Testing gadget that claims to fix Christmas lights

MINNEAPOLIS - It's one of the most common holiday frustrations - plugging in that strand of lights only to find them fizzle.

A product on the market, LightKeeper Pro, claims to restore failed light sets in a few easy steps, just "plug, click and fix" according to a company commercial. KARE 11 brought the product at Frattollone's Hardware, in St. Louis Park, and decided to put it to the test.

"I have had quite a few customers come in that swear by them, say they work great," said Jim Lee, store manager.

Lee agreed to test the LightKeeper Pro, using customer's recycled light strands cast off at the store. He used the red handheld gun, which according to directions, emits an electrical pulse to a defective bulb, restoring electrical current and reigniting the strand.

But after several ties, Lee had no luck. He tried the device on several strands.

"I would say it's probably not quite as fast and easy as it says. Due to my personal experience here today," said Lee, who vowed to take it home and master the device on his own failed lights. "But,I think it would be an ideal great tool if you have your lights strung on your tree or on your house already."

KARE 11 also brought the LightKeeper Pro to Mike Justak, of Plymouth, who has crafted a synchronized light show to music, with more than 40,000 lights.

"I try to put on a good show for everyone and if the sets don't light, sometimes, I may be the only one who will notice it but that is enough," said Justak.

A burned out stand of lights is even more important, when you consider the cause. Justak calls the show "PD Shimmers", to raise awareness for his early onset Parkinson's Disease, which someday will have a firmer grip on his life.

Monday, when testing his lights before a show, Justak found one strand of 100 lights half burned out, and we asked him to see if LightKeeper Pro could come to the rescue.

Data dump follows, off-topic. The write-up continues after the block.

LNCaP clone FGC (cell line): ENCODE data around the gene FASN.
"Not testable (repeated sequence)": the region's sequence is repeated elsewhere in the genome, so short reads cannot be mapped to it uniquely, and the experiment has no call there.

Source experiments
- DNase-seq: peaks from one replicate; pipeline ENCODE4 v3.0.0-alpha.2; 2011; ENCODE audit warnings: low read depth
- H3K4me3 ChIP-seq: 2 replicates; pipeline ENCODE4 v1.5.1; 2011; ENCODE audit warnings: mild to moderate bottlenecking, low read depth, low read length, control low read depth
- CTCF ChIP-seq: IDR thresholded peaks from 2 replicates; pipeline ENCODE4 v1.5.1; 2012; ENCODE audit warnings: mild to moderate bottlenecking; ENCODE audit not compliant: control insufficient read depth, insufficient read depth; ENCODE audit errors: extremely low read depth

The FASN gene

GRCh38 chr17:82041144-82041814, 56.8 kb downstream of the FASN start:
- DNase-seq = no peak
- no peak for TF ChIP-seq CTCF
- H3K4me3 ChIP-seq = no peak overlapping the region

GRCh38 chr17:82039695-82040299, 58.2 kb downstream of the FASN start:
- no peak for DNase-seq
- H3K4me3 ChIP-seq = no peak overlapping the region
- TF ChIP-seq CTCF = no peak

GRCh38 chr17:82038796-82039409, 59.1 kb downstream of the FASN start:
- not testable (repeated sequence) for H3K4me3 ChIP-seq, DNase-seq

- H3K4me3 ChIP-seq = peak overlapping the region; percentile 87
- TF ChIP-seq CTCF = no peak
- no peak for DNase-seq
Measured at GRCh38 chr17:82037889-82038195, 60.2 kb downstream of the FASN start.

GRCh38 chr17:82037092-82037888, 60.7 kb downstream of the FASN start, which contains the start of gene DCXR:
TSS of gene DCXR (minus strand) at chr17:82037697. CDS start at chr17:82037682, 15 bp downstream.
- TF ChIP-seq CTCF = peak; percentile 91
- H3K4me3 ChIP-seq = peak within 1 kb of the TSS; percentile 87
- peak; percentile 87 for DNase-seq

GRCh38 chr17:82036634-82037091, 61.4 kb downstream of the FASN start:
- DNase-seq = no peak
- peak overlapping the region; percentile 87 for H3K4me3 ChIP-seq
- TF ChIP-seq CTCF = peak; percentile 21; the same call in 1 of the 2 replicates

And, after a few minutes?

"Shazam," said Justak. "That was amazing! Somehow pulling the trigger 30 times on the half set that was bad, fixed where the bad filament was, and restored the bad connection, so now I have a restored light set again."

Justak says he may invest in a little handheld magic, believing the $23 dollar investment could pay off. He's considered it's cheaper just to buy a few new strands, but when he considers the big picture of his intricate light show, the device could make it easier.

Ulta Lit Company President John DeCosmo says the company hotline is lighting up this time of year, and customers can call 888-ULTA-LIT (888-858-2548). New this year, the company has added a device to repair LED lights. The LightKeeper Pro only repairs incandescent lights.

"We've been offering assistance for incandescent light sets for 15 years; this year we've added the ability to help people diagnose and repair their LED lights as well as offer tips to keep their live trees from becoming a safety hazard with the first and only Christmas Tree Safety System on the market today," said DeCosmo.

See Justak's light show, "PD Shimmers" nightly in Plymouth on 4320 Ithaca Lane North, from 5pm-10pm nightly through Dec 28. He also live streams it nightly.

Learn more about LightKeeper Pro; atwww.ultalit.com.


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